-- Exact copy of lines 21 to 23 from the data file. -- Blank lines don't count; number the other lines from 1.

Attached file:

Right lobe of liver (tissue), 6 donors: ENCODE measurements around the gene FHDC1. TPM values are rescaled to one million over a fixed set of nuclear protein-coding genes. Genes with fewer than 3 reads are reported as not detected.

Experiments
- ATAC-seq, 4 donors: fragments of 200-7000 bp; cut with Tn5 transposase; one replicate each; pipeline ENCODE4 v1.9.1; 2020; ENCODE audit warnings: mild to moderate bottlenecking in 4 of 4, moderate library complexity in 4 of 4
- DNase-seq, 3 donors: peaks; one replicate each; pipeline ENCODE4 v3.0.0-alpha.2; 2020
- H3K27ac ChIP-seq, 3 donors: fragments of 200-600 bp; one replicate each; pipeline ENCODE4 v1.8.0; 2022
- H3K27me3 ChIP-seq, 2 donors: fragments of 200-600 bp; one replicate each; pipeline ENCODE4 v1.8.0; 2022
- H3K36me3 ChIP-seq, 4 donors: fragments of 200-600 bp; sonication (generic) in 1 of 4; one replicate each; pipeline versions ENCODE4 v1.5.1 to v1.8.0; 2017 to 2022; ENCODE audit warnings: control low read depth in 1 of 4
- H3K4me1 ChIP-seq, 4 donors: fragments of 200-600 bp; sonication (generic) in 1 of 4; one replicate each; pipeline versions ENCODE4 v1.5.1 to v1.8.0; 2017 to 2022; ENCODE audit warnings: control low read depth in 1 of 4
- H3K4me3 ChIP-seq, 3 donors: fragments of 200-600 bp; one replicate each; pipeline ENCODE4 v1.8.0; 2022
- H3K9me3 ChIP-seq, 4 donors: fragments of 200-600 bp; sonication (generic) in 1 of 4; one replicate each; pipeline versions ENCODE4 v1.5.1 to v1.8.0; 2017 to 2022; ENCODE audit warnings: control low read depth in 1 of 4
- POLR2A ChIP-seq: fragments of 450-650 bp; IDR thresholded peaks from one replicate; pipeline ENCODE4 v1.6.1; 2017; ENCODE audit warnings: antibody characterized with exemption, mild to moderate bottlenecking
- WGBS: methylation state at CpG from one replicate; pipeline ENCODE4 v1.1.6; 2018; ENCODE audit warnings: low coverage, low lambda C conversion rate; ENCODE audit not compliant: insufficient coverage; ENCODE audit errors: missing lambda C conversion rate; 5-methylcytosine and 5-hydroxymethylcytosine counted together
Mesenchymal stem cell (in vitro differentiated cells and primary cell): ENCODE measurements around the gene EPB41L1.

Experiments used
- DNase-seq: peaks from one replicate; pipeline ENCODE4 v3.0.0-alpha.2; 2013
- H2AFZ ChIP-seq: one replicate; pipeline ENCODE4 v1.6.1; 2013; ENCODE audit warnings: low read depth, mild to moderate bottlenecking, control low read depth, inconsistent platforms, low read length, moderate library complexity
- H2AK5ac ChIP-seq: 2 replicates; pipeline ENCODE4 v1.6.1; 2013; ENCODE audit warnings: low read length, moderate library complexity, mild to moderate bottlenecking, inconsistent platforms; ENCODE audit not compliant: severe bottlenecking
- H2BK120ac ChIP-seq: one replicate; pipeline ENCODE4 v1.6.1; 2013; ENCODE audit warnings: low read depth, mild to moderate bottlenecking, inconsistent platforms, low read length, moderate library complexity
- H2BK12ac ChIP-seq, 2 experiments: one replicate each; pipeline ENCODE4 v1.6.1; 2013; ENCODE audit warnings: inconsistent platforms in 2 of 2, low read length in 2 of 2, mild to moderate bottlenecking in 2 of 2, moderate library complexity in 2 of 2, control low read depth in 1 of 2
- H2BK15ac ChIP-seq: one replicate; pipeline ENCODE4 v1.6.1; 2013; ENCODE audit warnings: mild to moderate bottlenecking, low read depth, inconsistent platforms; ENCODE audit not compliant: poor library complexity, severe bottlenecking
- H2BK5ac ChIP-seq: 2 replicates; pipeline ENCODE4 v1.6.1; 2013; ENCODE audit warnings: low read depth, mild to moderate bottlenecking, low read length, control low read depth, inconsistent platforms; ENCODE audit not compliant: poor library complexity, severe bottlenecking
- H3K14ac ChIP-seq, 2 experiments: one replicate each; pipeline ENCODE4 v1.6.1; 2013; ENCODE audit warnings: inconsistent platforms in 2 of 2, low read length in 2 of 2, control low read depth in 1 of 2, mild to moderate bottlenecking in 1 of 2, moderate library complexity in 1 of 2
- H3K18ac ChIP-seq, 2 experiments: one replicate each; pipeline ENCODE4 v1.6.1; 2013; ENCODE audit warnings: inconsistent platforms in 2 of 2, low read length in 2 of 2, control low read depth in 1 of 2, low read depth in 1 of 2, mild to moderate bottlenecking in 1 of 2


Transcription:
- H2BK5ac ChIP-seq: 2 replicates; pipeline ENCODE4 v1.6.1; 2013; ENCODE audit warnings: low read depth, mild to moderate bottlenecking, low read length, control low read depth, inconsistent platforms; ENCODE audit not compliant: poor library complexity, severe bottlenecking
- H3K14ac ChIP-seq, 2 experiments: one replicate each; pipeline ENCODE4 v1.6.1; 2013; ENCODE audit warnings: inconsistent platforms in 2 of 2, low read length in 2 of 2, control low read depth in 1 of 2, mild to moderate bottlenecking in 1 of 2, moderate library complexity in 1 of 2
- H3K18ac ChIP-seq, 2 experiments: one replicate each; pipeline ENCODE4 v1.6.1; 2013; ENCODE audit warnings: inconsistent platforms in 2 of 2, low read length in 2 of 2, control low read depth in 1 of 2, low read depth in 1 of 2, mild to moderate bottlenecking in 1 of 2